Black card??


i-Noob

New Member
Jan 16, 2012
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#1
Hi guys, I've read a few forums included Hanjie's blogs, but I still I don't really understand this black card methods.. Is the card totally black in color or just a piece of transparency in black color?
 

pinholecam

Moderator
Staff member
Jul 23, 2007
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#2
Yes, its just a black piece of 'something'.
Usually a black piece of card.
 

pasay

New Member
May 13, 2010
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#4
the idea of a black card is to block light from entering your sensor, especially during long exposures. you can either cover a part of the image (to prevent blowing of highlights while maintaining correct exposure to other areas) or totally cover (like shooting fireworks and waiting for the next to overlay the previous burst). so you have to use a matte (non-glossy) black card to prevent any light from accidentally entering the sensor. hope this helps
 

i-Noob

New Member
Jan 16, 2012
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#5
Does it work with reducing the brightness of the street lights or sportlights? let's say shooting landscape of the marina bay sand from far?
 

pasay

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May 13, 2010
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#6
Does it work with reducing the brightness of the street lights or sportlights? let's say shooting landscape of the marina bay sand from far?
short answer is yes. if example you have an exposure of 15s metered for the scene and the street lights are blown out, by using a black card to cover the street lights for say 8s, you reduced the exposure of the street lights by 1 stop, making them, as you say, "less bright". do note however that everything else covered by the black card (like the scene behind the street lights) will be under-exposed, so this technique requires a bit of practice and patience.
 

i-Noob

New Member
Jan 16, 2012
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#8
Thank you so much for the explanation, guess it is time to practice more :)
 

HighTone

Senior Member
Jul 4, 2011
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#9
I have maintained a personal handbook/notebook, and on the book cover, I pasted a black paper, and other colors like gray inside. so I got black card, white card and gray card to use.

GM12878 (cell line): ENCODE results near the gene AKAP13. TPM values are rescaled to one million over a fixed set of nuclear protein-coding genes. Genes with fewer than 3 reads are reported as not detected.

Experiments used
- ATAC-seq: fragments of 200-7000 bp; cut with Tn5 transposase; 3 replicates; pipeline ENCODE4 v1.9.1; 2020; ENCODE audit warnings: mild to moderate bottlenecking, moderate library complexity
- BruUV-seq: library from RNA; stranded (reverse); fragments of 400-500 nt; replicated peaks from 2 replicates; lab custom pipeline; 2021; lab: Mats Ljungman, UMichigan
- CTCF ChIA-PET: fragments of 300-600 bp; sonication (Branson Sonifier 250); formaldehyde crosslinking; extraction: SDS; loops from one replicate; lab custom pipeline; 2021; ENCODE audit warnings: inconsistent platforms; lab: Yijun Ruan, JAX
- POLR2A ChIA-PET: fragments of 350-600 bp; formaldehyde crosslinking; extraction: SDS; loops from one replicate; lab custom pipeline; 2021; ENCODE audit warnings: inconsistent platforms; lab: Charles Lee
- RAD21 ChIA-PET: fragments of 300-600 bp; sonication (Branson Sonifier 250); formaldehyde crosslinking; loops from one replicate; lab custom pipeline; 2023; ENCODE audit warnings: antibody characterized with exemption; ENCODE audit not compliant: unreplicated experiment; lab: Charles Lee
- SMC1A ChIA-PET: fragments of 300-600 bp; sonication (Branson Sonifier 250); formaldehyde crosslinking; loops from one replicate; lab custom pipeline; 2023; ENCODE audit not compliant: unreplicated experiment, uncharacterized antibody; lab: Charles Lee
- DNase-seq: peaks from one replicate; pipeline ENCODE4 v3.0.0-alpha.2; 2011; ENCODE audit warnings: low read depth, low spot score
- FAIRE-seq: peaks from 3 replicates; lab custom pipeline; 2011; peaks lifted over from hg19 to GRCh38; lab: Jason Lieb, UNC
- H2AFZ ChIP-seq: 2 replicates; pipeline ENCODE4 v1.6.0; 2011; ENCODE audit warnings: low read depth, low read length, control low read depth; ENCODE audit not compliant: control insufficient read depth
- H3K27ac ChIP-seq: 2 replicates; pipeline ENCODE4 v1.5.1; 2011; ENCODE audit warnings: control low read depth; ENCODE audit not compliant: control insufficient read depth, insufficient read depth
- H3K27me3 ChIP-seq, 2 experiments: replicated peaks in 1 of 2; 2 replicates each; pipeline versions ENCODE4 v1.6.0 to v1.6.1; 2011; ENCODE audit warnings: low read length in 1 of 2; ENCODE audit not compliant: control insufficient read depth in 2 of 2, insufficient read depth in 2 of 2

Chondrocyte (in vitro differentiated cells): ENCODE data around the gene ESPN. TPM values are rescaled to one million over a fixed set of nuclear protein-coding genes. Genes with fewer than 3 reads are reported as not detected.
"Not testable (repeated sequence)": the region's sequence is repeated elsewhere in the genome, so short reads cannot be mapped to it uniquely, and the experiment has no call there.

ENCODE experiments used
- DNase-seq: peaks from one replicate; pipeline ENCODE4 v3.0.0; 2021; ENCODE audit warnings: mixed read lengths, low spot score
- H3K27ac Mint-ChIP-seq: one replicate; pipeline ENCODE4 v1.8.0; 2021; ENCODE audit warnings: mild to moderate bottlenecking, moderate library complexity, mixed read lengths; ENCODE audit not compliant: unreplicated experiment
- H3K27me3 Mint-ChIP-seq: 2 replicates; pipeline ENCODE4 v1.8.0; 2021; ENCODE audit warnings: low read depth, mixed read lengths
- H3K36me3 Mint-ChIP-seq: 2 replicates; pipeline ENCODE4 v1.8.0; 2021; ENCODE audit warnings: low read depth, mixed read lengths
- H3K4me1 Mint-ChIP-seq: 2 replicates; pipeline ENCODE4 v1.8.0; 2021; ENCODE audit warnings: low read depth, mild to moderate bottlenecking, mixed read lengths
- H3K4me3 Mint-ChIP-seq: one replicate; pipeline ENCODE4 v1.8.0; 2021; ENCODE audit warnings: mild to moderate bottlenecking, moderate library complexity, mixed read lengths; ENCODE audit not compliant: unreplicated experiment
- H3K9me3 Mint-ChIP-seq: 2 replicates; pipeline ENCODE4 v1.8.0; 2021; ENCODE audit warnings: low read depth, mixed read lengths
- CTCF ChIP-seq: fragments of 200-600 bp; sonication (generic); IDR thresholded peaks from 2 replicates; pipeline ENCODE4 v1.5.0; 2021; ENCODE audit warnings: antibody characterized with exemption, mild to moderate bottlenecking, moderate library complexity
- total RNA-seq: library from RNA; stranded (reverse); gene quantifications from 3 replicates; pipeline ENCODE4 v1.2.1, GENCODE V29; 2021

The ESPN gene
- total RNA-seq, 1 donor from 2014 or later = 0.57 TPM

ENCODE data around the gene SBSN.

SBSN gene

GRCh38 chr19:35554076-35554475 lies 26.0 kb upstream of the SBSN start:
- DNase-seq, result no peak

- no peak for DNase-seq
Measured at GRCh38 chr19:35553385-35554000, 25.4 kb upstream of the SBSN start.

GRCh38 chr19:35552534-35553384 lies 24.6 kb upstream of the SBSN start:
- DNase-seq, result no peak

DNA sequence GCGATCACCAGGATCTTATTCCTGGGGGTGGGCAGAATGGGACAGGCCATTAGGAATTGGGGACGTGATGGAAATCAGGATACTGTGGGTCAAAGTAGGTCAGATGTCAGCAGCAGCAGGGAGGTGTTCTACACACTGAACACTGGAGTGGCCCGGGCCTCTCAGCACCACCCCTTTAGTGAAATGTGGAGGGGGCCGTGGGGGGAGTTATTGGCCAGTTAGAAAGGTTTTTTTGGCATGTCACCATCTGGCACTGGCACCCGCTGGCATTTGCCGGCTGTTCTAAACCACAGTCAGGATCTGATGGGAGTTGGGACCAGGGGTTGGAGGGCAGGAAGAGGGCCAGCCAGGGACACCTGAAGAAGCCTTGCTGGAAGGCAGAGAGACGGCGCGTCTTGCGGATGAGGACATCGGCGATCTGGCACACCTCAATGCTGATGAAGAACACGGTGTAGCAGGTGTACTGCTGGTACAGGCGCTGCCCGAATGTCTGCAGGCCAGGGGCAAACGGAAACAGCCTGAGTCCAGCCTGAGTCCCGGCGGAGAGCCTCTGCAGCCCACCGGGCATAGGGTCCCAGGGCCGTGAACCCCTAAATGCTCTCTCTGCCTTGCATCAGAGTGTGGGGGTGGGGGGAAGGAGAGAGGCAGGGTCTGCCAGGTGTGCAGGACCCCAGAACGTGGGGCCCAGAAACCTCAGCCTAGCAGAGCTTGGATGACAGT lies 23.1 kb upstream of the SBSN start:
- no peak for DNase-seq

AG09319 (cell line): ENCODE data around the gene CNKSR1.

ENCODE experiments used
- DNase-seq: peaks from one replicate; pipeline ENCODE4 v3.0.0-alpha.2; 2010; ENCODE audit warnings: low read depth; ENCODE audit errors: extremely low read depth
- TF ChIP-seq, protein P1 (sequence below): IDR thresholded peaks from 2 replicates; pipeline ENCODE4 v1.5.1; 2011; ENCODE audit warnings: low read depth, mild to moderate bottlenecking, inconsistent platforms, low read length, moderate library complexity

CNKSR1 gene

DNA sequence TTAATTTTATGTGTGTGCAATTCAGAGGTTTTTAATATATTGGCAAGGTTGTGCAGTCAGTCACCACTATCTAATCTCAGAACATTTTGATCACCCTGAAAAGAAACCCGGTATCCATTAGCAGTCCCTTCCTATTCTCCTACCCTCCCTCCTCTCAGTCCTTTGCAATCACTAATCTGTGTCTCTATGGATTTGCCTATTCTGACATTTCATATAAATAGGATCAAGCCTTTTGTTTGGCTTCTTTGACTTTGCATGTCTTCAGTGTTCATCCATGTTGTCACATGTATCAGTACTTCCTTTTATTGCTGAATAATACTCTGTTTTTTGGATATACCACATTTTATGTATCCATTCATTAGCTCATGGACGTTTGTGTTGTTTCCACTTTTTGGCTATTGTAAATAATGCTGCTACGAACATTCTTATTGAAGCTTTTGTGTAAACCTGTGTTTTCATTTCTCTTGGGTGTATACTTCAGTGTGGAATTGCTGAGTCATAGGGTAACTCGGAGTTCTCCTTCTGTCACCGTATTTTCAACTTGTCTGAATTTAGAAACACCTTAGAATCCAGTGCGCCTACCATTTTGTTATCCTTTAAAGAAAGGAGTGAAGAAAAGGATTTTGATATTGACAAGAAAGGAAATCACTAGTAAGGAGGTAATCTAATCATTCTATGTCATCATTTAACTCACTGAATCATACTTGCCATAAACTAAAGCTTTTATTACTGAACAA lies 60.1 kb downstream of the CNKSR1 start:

i-Noob

New Member
Jan 16, 2012
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#10
What are those grey card & white card for ? =p
 

one eye jack

Senior Member
Jun 11, 2011
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#11
What are those grey card & white card for ? =p
Hi,For calibrating the camera's metering system for accurate white balance or colour.If factory setting
is not to your liking or expectation.Note that even with another same brand or model there is a small difference
in the sensor sensivity and circuitry because of manufacturing tolerance.The manufacturer will simply say that
the quality level is within tolerance or standards. :) Adjusting from setup menu or EV compensation.
 

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farbird

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Jan 14, 2004
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#12
so if i dun have a manystop ND filter and I wanna take dreamy rocks on beach, can i long exposure and use a blackcard and wave it in front of the lens like a fan and expect similar effect as a ND filter ?
 

foxtwo

Senior Member
Mar 11, 2004
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#13
farbird said:
so if i dun have a manystop ND filter and I wanna take dreamy rocks on beach, can i long exposure and use a blackcard and wave it in front of the lens like a fan and expect similar effect as a ND filter ?
Black card is to prevent overexposure of highlights, not to prolong exposure.
 

HighTone

Senior Member
Jul 4, 2011
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#14
one eye jack said:
Hi,For calibrating the camera's metering system for accurate white balance or colour.If factory setting
is not to your liking or expectation.Note that even with another same brand or model there is a small difference